Nominations voting is from January 11-16, 2024, with official Oscar nominations announced January 23, 2024. Final voting is February 22-27, 2024. And finally, the 96th Oscars telecast will be broadcast on Sunday, March 10 and air live on ABC at 8:00 p.m. ET/ 5:00 p.m. PT. We update predictions through awards season, so keep checking IndieWire for all our 2024 Oscar picks.
See our previous thoughts on what to expect at the 96th Academy Awards here.
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The State of the Race
The major fall festivals have flooded us with new Best Actor contenders in particular, and have even served as a second wind for certain stars’ ongoing campaigns. Still, the candidates that seem to remain locks are holdovers, including “Killers of the Flower Moon” star Leonardo DiCaprio and “Oppenheimer” star Cillian Murphy, both of whom did not participate in Telluride, Venice, Toronto, etc.
As one of the last actual movie stars we have, DiCaprio’s chances of an Oscar nomination seem the most strike-proof. Though the Martin Scorsese film has not premiered to a wider audience yet, choosing to use this year’s Cannes Film Festival as its only launchpad, buzz for it has still carried. Yet with “Oppenheimer,” now the most successful biopic of all time (unadjusted), surpassing “Bohemian Rhapsody,” there is still a question of if Murphy can keep the momentum going for himself while not actually being able to campaign during the ongoing SAG strike.
Despite all his success both critically and commercially, director Christopher Nolan has never had one of his leads be nominated for Best Actor. This being Murphy’s breakout lead role, and the character J. Robert Oppenheimer himself being colder and less showy than some of the other lauded lead actor performances, there will still be a lot of effort needed to push the Irish thespian into frontrunner status.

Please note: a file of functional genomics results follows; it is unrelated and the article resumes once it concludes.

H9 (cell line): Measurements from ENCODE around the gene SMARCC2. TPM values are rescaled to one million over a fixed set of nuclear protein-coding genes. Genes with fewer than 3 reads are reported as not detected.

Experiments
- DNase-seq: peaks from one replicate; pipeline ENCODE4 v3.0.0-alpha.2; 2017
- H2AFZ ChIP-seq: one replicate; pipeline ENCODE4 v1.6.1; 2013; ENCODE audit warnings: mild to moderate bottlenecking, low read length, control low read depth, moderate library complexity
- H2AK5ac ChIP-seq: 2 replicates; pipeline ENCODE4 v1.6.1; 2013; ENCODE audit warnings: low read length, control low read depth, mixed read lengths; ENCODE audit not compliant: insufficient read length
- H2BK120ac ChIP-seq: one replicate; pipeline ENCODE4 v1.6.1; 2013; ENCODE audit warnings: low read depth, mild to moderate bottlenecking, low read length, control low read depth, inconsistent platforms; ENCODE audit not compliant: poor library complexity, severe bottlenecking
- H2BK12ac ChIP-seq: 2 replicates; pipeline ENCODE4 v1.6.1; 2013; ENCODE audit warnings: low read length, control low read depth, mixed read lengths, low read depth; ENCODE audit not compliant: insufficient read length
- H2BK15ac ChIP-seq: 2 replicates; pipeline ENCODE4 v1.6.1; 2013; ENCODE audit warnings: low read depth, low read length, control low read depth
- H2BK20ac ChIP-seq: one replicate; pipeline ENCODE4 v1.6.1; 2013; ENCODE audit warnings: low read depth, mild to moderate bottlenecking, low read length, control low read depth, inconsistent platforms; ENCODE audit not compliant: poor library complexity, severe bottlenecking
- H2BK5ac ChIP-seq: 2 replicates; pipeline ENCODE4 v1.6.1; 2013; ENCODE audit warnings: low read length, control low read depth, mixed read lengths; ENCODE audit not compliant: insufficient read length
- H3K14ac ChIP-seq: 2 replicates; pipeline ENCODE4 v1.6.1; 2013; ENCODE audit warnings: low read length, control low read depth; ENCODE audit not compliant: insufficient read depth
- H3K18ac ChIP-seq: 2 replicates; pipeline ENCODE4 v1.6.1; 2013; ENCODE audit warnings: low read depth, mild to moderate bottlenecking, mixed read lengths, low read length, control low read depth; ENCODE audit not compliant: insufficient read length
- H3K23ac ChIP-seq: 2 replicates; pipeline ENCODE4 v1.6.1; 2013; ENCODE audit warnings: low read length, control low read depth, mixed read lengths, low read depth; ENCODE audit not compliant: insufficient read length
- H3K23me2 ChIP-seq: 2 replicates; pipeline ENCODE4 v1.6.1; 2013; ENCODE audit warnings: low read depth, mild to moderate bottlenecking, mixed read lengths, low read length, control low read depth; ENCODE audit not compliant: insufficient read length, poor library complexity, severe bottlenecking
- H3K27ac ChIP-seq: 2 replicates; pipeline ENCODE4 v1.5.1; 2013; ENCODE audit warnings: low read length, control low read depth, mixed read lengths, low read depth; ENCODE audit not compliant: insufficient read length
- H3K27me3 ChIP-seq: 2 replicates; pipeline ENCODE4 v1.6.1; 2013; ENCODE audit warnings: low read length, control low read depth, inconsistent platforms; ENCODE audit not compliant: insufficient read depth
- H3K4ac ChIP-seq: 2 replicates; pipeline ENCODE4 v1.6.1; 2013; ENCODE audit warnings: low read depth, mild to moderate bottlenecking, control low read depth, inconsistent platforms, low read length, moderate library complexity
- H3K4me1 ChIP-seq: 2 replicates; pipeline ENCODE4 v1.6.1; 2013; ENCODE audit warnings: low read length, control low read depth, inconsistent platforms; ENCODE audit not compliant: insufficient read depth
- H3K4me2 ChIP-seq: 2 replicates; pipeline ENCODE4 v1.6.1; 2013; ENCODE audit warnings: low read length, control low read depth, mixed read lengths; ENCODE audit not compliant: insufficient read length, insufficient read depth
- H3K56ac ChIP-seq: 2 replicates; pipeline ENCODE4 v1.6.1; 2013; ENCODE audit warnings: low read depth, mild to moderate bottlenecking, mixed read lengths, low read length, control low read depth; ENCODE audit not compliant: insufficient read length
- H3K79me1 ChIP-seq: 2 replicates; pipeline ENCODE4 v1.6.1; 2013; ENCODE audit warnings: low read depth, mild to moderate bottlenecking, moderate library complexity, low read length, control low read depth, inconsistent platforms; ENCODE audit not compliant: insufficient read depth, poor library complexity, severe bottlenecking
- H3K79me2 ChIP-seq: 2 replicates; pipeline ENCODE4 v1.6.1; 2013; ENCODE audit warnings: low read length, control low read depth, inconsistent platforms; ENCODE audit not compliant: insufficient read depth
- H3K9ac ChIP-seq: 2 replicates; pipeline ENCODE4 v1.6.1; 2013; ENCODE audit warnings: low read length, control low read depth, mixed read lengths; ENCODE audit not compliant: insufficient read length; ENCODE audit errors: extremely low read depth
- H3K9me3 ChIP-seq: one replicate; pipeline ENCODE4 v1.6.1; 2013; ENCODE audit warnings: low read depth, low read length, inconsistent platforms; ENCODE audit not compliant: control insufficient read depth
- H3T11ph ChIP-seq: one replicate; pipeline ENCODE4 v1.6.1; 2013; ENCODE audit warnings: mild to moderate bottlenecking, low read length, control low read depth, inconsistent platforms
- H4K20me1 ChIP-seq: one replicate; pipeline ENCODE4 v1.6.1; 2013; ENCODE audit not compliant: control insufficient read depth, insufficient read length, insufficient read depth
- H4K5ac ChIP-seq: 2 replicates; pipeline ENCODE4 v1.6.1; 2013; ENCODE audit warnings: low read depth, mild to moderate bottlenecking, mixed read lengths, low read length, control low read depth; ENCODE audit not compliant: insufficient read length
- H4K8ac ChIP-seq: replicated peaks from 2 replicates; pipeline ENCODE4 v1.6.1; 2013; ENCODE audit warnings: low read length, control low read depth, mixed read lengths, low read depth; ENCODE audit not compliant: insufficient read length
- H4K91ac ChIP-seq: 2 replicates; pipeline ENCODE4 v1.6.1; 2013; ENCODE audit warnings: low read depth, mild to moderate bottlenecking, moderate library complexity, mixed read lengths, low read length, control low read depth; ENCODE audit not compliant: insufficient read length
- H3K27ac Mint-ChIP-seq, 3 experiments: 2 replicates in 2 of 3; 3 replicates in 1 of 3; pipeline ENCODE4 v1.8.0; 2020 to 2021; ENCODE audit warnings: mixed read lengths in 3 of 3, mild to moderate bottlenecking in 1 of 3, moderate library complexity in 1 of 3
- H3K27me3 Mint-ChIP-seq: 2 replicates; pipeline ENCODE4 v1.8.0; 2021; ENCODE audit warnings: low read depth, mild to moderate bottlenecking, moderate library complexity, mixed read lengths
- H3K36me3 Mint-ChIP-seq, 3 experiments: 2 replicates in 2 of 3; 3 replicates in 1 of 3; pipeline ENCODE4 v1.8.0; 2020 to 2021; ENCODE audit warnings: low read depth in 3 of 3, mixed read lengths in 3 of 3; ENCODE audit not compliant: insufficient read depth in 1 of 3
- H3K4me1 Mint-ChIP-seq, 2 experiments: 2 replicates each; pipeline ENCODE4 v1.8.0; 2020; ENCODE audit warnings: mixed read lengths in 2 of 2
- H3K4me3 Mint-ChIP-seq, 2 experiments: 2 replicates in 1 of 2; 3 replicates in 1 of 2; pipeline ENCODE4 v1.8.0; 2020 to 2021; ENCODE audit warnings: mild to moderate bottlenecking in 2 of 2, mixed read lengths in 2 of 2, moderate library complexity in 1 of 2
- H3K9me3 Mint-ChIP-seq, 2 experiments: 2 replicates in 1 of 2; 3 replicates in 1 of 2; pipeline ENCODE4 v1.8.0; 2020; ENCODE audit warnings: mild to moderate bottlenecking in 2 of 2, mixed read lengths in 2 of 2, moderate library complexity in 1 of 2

Coming out of TIFF, Jeffrey Wright-starrer “American Fiction” and Paul Giamatti-starrer “The Holdovers” going No. 1 and 2 for the prestigious People’s Choice Award confirm both actors as viable Oscar contenders. The stage and screen veterans enter awards season with similar narratives, both finding a meaty, crowd-pleasing lead actor role right as their premium cable shows have come to an end.
Though he has been unable to promote his work in Netflix’s “Rustin,” star Colman Domingo was still able to hold court at TIFF with another project “Sing Sing,” which had a SAG waiver and was just acquired by A24. Even more than Murphy, his portrayal of Civil Rights leader Bayard Rustin scratches the tour de force biopic performance itch Oscar voters usually have when considering Best Actor candidates. Gael García Bernal’s performance in “Cassandro” similarly is building that kind of profile.
Lastly, while Academy members wait for Venice premieres like “Maestro,” “The Killer,” and “Ferrari” to play stateside, giving their stars a bit of a second wind on the Best Actor campaign front, there are people like “Perfect Days” star Kôji Yakusho and “The Taste of Things” star Benoît Magime that are starting to benefit from their films being in the Best International Feature conversation.
Contenders are listed in alphabetical order, below. No actor will be deemed a frontrunner until we have seen the film.
Leonardo DiCaprio (“Killers of the Flower Moon”)
Colman Domingo (“Rustin”)
Paul Giamatti (“The Holdovers”)
Cillian Murphy (“Oppenheimer”)
Jeffrey Wright (“American Fiction”)
Bradley Cooper (“Maestro”)
Alden Ehrenreich (“Fair Play”)
Michael Fassbender (“The Killer”)
Christian Friedel (“The Zone of Interest”)
Gael García Bernal (“Cassandro”)
Anthony Hopkins (“Freud’s Last Session”)
Barry Keoghan (“Saltburn”)
Joaquin Phoenix (“Napoleon”)
David Strathairn (“A Little Prayer”)
Andrew Scott (“All of Us Strangers”)
Kingsley Ben-Adir (“Bob Marley: One Love”)
Nicolas Cage (“Dream Scenario”)
Matt Damon (“Air”)
Paul Dano (“Dumb Money”)
Adam Driver (“Ferrari”)
Jamie Foxx (“The Burial”)
Benoît Magimel (“The Taste of Things”)
Peter Sarsgaard (“Memory”)
Kôji Yakusho (“Perfect Days”)
Teo Yoo (“Past Lives”)
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